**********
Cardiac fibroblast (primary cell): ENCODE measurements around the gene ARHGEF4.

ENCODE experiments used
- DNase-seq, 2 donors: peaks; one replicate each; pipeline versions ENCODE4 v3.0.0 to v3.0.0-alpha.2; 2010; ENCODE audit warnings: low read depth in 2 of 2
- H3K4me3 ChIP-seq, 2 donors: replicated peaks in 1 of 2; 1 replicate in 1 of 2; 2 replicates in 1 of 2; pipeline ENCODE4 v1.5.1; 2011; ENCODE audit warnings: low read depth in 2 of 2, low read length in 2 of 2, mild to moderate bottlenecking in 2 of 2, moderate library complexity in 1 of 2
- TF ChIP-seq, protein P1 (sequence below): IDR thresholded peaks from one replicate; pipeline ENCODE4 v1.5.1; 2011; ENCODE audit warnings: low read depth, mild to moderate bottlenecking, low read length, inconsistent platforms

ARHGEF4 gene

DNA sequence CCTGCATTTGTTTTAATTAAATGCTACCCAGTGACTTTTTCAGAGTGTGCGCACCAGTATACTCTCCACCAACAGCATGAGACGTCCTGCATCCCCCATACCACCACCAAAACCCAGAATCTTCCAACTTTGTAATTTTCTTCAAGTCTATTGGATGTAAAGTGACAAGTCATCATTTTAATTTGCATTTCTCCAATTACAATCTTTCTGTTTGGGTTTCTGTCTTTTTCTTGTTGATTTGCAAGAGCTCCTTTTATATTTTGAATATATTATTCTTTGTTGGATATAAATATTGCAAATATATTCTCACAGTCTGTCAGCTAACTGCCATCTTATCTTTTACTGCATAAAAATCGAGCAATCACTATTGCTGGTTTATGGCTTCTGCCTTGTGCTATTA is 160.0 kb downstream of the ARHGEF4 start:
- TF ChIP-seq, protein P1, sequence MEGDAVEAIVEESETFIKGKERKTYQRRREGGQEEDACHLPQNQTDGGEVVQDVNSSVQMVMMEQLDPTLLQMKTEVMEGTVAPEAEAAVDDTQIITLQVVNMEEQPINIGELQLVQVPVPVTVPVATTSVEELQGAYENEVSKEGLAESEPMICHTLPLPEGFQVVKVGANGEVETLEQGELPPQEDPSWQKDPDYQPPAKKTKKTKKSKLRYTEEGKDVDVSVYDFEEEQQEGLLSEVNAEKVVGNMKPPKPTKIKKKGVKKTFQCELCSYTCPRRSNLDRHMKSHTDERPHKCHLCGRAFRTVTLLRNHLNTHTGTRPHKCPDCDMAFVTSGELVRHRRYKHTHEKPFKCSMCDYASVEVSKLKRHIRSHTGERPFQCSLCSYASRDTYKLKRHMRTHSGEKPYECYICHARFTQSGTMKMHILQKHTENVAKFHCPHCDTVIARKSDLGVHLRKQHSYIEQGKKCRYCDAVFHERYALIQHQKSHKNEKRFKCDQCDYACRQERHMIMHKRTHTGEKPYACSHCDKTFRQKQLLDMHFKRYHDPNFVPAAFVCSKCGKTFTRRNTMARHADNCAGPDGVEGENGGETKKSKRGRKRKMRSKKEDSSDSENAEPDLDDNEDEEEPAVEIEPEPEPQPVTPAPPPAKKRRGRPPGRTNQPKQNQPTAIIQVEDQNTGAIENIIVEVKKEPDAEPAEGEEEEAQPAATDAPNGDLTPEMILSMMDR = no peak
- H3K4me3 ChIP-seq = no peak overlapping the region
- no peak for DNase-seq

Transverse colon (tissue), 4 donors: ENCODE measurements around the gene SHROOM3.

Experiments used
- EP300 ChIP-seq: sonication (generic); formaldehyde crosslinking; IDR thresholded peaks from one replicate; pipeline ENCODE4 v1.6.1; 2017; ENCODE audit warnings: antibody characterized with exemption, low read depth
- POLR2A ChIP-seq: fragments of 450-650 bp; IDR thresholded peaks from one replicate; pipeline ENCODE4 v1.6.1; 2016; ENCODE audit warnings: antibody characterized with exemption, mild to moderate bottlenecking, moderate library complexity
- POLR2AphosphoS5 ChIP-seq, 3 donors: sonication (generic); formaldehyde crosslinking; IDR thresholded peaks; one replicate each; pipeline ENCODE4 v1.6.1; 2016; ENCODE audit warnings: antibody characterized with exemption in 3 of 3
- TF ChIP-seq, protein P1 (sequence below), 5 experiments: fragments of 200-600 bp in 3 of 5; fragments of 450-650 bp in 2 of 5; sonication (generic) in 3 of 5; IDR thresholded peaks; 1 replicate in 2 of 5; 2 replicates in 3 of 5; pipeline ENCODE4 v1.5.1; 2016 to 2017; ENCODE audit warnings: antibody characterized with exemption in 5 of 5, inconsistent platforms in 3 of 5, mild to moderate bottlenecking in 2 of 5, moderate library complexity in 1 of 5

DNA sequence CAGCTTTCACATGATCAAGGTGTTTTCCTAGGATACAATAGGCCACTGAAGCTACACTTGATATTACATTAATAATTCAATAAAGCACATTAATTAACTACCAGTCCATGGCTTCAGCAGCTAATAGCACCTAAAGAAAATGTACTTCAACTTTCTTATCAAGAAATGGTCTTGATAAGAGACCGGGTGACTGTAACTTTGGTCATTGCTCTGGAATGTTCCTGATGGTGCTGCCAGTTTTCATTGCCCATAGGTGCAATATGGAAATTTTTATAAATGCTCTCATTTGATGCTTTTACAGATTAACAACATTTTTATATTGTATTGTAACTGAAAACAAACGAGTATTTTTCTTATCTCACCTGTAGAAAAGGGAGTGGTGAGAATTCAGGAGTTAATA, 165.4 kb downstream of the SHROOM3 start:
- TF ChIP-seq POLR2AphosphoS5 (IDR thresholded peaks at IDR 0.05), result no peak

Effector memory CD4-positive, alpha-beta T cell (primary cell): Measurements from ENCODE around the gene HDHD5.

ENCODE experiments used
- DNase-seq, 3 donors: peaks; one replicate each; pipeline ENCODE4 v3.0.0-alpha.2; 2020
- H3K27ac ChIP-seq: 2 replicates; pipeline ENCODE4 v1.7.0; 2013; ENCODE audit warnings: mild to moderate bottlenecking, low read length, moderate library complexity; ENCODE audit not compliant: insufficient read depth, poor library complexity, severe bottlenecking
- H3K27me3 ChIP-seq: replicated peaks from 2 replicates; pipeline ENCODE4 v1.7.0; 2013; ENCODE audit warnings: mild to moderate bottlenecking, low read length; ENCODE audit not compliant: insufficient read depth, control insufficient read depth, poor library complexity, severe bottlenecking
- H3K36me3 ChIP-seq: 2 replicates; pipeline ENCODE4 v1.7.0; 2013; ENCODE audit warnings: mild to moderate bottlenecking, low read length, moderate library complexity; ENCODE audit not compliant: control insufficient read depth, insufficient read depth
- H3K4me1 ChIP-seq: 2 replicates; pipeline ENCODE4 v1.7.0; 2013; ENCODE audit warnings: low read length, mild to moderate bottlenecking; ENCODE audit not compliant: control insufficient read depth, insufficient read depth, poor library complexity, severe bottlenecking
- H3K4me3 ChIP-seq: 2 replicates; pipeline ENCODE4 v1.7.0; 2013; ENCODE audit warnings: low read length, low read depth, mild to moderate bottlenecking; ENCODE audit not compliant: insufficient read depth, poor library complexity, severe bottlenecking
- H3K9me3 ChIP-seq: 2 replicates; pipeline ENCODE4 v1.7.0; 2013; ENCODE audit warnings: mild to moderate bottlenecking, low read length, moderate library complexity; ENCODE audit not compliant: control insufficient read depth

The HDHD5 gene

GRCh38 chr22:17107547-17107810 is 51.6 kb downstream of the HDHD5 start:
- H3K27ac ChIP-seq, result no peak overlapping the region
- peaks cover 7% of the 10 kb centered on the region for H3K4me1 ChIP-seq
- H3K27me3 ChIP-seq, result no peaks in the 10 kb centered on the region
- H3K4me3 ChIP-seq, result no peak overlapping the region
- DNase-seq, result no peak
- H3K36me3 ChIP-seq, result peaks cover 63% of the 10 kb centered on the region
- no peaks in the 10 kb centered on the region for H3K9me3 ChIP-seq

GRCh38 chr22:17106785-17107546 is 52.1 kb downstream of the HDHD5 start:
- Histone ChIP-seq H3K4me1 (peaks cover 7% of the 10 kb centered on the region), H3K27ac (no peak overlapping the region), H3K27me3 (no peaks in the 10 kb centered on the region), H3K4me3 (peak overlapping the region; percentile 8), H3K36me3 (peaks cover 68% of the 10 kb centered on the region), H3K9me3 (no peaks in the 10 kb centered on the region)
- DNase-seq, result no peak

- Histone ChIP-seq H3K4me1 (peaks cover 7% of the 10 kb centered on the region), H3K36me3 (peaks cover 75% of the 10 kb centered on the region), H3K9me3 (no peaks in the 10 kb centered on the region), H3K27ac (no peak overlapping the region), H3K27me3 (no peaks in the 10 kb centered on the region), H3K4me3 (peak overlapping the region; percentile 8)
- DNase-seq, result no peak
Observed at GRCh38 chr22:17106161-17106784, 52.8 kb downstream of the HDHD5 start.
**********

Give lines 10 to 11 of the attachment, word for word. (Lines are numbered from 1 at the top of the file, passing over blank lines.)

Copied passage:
- no peak for DNase-seq

Transverse colon (tissue), 4 donors: ENCODE measurements around the gene SHROOM3.